Uncovering the Desert of Forbidden Art

SBIFF Documentary About Igor Saviztky’s Campaign to Save Russian Art

The Nukus Museum in a hidden corner of Uzbekistan in home to thousands of amazing but unknown art pieces, showcased in <em>Desert of Forbidden Art</em>.
Courtesy Photo

As famed for its paintings as it is for its founder, Uzbekistan’s Nukus Museum is home to over 44,000 refugees – not exiled people, but exiled pieces of art. As depicted in the documentary The Desert of Forbidden Art, it took one courageous man — as well as many defiant artists — to not only create the museum, but to do so in the face of danger.

Igor Savitzky was the man in question. Come the onslaught of Soviet power in 1917, Savitzky, realizing that culture was to be relentlessly repressed, took it upon himself — with the financial help of a Communist leader —to salvage thousands of Russian works of art, transporting them from Russia to Uzbekistan, a distant province of the Soviet Union. The film, which chronicles Savitzky’s feat, interweaves Savitzky’s story (told by actor Ben Kingsley) with that of the artists, whose tales are told by the voices of Sally Field, Ed Asner, and Igor Paramonov.

Such truth was especially imperative given the censorship imposed, albeit not entirely successfully, by the Soviets. According to the film, Soviet rule meant repression, meaning that the artists who artistically told the truth — failing to adhere to the Soviets’ suggestions of colorful, smiling, happy artwork — were either executed or sent to mental hospitals and gulags. Of that time, and of their work, artists explain that “art had to explain to people what the Revolution was about” and the “job was to draw what could not be photographed.”

Thus with the opening of the Nukus Museum in 1966 came a safe haven of sorts for the artists, whose works were a hybrid of avant-garde Russian styles and the older Islamic styles of the Uzbeks. As mentioned in the documentary, “Artists were so unhappy in their lives [yet] they found shelter in Nukus.”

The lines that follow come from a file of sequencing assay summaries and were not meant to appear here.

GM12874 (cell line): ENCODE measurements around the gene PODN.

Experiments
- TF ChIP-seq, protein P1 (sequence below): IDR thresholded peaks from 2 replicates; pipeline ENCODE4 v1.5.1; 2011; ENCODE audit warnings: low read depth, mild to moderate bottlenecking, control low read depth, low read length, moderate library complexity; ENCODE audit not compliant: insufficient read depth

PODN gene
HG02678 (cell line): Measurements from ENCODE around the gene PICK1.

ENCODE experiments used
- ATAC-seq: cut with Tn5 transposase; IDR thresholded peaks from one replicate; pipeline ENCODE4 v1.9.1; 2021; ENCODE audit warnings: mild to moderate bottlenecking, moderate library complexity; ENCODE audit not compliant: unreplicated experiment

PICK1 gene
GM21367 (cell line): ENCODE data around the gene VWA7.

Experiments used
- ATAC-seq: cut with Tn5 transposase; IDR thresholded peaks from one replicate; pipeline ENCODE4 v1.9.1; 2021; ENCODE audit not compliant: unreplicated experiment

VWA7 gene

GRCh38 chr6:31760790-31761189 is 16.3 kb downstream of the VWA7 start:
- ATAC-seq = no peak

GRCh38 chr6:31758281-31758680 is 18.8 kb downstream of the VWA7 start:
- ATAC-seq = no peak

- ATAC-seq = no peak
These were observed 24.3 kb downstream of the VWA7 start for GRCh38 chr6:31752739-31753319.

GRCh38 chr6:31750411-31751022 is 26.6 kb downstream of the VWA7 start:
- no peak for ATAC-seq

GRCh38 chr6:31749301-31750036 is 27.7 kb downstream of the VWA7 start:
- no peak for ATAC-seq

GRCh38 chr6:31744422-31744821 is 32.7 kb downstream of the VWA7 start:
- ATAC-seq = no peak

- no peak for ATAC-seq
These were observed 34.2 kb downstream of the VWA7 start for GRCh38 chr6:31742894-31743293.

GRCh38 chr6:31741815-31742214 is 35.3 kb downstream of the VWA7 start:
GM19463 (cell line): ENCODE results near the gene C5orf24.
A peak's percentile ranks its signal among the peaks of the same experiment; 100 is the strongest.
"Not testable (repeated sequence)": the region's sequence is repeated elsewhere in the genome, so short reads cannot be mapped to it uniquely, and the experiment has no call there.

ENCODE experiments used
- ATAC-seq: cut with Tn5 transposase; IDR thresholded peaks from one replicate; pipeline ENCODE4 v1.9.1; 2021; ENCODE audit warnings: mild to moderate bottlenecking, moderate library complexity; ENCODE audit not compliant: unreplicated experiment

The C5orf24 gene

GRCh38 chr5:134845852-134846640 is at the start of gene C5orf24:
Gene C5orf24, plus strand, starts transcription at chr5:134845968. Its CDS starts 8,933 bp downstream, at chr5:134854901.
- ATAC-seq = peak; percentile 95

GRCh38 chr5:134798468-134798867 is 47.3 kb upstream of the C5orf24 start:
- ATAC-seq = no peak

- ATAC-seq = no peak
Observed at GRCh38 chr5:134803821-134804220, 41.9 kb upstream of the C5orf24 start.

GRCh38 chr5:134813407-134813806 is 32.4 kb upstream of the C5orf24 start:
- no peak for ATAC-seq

Said shelter, of course, would have been nonexistent if it were not for Savitzky, who died in 1984. Upon reflecting on Savitzky’s life — what could easily be described as a legacy — the film features nary a negative word, instead emphasizing Savitzky’s indubitable contribution. Of his gall to approach a government official, one person says, “It was an incredible thing that he created a museum on government money.” Of his dedication to the truth, the film notes that Savitzky “traveled all over Uzbekistan, searching for masterpieces that the history of our times had condemned to obscurity.” Of his appreciation for such artful history, one person says, “He fell in love with each new object he found for the museum.” And of the satisfaction gleaned from his gall, one person reveals, “One might think that he was a very unhappy person, but in reality he experienced such moments of delight that few people are able to experience.”

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The Desert of Forbidden Art will be screened one last time on February 12 at the Santa Barbara Museum of Art at 1 p.m.

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